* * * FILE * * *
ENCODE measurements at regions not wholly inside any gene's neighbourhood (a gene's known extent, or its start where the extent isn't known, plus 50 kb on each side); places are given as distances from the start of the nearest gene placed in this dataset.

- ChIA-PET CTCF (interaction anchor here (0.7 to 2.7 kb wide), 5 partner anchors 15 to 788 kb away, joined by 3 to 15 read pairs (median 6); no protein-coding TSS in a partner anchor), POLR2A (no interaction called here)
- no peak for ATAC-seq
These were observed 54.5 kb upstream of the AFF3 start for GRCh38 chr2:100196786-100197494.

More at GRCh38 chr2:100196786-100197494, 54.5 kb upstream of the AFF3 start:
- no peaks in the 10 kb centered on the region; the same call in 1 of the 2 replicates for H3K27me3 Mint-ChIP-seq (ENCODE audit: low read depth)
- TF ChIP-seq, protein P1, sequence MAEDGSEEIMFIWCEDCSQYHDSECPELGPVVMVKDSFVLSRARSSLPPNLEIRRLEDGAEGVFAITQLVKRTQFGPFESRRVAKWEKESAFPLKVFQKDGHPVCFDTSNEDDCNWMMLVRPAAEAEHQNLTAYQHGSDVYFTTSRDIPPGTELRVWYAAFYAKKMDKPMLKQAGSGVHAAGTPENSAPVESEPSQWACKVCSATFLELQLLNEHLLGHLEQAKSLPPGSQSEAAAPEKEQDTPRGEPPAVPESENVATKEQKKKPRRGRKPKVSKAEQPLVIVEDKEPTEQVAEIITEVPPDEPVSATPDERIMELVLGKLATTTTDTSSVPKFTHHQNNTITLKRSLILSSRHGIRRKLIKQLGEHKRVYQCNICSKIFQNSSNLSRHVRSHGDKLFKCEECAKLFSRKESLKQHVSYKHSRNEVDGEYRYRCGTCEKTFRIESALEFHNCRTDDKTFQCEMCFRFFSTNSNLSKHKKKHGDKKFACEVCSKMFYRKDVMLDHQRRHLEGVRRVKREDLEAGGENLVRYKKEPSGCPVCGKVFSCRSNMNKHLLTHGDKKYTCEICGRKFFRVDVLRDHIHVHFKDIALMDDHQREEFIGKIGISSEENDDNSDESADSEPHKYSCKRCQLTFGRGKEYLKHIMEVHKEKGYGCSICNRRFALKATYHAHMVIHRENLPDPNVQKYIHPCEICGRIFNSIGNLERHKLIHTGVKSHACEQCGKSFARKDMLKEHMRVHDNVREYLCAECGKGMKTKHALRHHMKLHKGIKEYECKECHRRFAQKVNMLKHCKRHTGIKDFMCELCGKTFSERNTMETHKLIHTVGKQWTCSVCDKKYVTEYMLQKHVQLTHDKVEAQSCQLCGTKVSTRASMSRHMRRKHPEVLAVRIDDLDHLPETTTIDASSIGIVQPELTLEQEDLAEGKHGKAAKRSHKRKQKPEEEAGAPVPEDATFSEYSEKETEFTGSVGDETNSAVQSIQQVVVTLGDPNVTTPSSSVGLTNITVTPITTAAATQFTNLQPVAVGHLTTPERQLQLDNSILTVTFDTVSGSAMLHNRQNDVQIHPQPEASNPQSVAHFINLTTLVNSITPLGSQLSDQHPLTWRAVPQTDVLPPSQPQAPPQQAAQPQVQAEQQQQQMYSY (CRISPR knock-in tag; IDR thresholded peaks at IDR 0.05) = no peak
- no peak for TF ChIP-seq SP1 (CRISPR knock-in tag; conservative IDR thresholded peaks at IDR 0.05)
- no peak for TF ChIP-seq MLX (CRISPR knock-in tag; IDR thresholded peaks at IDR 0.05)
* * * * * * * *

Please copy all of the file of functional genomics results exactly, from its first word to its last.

ENCODE measurements at regions not wholly inside any gene's neighbourhood (a gene's known extent, or its start where the extent isn't known, plus 50 kb on each side); places are given as distances from the start of the nearest gene placed in this dataset.

- ChIA-PET CTCF (interaction anchor here (0.7 to 2.7 kb wide), 5 partner anchors 15 to 788 kb away, joined by 3 to 15 read pairs (median 6); no protein-coding TSS in a partner anchor), POLR2A (no interaction called here)
- no peak for ATAC-seq
These were observed 54.5 kb upstream of the AFF3 start for GRCh38 chr2:100196786-100197494.

More at GRCh38 chr2:100196786-100197494, 54.5 kb upstream of the AFF3 start:
- no peaks in the 10 kb centered on the region; the same call in 1 of the 2 replicates for H3K27me3 Mint-ChIP-seq (ENCODE audit: low read depth)
- TF ChIP-seq, protein P1, sequence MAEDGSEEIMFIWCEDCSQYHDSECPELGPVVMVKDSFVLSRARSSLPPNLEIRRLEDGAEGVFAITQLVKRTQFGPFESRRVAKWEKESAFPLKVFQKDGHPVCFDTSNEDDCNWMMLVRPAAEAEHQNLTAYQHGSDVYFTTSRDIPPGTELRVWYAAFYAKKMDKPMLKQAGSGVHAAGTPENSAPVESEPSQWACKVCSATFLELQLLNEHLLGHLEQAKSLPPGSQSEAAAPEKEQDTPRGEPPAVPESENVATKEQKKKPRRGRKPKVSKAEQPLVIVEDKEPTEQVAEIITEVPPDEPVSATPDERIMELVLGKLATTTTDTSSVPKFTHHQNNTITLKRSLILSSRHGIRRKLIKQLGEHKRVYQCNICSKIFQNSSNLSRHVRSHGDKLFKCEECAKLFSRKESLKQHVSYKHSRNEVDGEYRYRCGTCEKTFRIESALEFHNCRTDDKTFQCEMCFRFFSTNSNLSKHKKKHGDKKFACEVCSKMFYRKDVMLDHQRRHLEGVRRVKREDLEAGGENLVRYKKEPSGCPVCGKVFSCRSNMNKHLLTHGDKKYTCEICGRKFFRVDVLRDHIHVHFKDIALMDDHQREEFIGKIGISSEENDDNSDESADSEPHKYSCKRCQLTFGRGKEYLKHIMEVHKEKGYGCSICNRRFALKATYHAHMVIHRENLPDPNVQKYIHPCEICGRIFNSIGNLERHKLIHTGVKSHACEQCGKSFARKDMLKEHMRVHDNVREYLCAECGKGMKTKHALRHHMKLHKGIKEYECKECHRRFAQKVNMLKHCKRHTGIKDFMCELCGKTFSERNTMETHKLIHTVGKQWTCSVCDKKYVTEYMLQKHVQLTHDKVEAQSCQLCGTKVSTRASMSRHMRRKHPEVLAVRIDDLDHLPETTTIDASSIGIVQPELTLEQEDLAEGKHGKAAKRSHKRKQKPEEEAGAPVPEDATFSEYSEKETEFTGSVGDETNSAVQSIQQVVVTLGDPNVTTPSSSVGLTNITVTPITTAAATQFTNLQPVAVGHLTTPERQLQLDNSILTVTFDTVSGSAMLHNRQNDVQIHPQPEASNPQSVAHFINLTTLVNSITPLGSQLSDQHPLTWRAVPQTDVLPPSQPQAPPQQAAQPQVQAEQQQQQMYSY (CRISPR knock-in tag; IDR thresholded peaks at IDR 0.05) = no peak
- no peak for TF ChIP-seq SP1 (CRISPR knock-in tag; conservative IDR thresholded peaks at IDR 0.05)
- no peak for TF ChIP-seq MLX (CRISPR knock-in tag; IDR thresholded peaks at IDR 0.05)